Different trailing stop levels are tested from 1% to 100%. The results are shown below:

As you can see from the chart, very tight trailing stops inhibit strategy performance. Looser trailing stops give the market room to move up and are more successful at locking in profits.

In this example, the best performance came from a 11% trailing stop.

## Strategy 2. 200 Day Breakout (Portfolio)

The next system we will look at is a portfolio strategy using stocks from the S&P 1500 universe. (The data comes from Norgate and includes historical constituents).

When a stock from the S&P 1500 universe makes a new 200 day high, the stock is bought and added to the portfolio and when that stock makes a new 200 day low, the stock is sold.

The maximum portfolio size is set at 10 stocks and the starting capital is split equally between each position. Commissions are set at 0.5% per trade. Ranking is based on volume (strongest first) in order to choose between multiple signals.

### Base result

Running this portfolio strategy on the S&P 1500 universe gives a compounded annual return of 15.77% between 1995 and 2015 with a maximum drawdown of -53%, (a CAR/MDD of 0.30).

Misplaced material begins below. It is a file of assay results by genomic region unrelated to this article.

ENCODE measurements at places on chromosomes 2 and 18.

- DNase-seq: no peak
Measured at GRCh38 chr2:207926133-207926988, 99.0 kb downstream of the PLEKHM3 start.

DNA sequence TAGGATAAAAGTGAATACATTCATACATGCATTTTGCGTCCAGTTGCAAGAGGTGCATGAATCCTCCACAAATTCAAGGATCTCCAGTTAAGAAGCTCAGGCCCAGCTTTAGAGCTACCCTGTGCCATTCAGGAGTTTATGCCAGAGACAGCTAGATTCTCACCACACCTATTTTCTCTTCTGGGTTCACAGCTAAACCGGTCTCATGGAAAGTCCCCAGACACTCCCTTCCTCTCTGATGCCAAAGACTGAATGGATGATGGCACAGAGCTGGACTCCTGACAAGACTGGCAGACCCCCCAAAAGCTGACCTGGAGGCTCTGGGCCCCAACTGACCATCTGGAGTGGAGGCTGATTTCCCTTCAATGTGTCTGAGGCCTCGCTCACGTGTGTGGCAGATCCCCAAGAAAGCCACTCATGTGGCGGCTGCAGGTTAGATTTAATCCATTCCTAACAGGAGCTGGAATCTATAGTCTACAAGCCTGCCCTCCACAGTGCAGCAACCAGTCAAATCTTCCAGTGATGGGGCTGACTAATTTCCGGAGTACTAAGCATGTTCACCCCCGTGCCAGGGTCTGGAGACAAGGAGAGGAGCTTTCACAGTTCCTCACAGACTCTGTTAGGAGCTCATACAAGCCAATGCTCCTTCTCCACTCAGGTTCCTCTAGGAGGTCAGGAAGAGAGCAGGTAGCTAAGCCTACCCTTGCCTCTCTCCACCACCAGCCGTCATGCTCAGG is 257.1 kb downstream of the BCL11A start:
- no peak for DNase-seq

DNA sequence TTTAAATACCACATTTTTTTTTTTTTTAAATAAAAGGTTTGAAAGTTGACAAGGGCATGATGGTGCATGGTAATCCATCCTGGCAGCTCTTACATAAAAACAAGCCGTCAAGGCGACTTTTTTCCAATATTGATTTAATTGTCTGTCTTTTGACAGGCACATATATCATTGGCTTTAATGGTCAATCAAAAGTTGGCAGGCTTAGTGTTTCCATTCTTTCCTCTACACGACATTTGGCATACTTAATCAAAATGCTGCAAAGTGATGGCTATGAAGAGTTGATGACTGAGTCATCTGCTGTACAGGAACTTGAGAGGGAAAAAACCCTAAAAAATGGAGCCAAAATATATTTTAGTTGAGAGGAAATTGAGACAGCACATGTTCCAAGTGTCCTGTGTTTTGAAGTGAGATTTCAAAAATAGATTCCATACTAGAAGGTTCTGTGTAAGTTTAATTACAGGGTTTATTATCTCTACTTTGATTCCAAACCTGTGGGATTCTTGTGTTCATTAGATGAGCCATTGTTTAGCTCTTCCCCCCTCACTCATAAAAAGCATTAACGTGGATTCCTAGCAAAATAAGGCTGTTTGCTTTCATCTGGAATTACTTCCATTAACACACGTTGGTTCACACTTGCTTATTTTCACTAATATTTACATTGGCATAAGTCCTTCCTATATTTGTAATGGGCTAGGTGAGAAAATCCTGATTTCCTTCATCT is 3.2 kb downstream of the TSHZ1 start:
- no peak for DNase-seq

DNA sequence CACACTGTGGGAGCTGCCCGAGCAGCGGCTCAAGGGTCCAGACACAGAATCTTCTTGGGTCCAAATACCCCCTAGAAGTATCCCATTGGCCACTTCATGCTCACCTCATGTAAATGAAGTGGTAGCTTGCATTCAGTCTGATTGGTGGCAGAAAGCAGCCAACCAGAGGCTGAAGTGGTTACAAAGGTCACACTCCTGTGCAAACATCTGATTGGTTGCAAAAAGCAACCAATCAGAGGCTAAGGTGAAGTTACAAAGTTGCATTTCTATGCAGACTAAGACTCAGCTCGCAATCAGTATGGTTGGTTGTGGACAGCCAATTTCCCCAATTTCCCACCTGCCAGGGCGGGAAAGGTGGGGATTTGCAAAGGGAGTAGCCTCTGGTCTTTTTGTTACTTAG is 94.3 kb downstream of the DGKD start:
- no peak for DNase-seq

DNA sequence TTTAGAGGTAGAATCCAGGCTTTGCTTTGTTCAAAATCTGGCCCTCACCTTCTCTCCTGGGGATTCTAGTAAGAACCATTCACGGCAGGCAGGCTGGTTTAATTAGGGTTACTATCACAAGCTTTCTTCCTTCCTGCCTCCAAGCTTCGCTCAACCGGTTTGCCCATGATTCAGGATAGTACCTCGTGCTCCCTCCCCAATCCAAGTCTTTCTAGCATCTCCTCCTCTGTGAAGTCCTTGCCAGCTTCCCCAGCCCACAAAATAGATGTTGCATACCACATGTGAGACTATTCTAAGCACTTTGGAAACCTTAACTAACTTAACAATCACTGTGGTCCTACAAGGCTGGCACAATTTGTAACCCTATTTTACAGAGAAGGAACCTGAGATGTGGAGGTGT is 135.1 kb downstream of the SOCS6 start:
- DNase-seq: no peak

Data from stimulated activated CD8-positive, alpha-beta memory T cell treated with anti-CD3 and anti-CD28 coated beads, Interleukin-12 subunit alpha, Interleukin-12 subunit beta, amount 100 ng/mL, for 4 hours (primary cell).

### Introducing fixed stops

Now we can see how adding different lengths of fixed stop losses affect the performance of the strategy.

In this instance stocks are sold either by the exit criteria or at the fixed stop loss level:

As you can see from the chart, there is a clear correlation between system performance and stop loss length.

Generally, the further away the stop is placed, the less often it is called into action and the better the performance of the strategy. More data is needed, but it appears fixed stop losses work better when greater than 25%.

### Introducing trailing stops

The next test is the same as above, however, this time the stock is sold by trailing stop only:

As you can see from the chart, wide trailing stops are preferable with tight trailing stops resulting in negative returns. There appears to be a wide sweet spot in the 30%-60% range.

### Introducing Chandelier stops

This time, instead of using a % based trailing stop we will use a dynamic trailing stop based on the Average True Range indicator (ATR), this is also known as a Chandelier stop.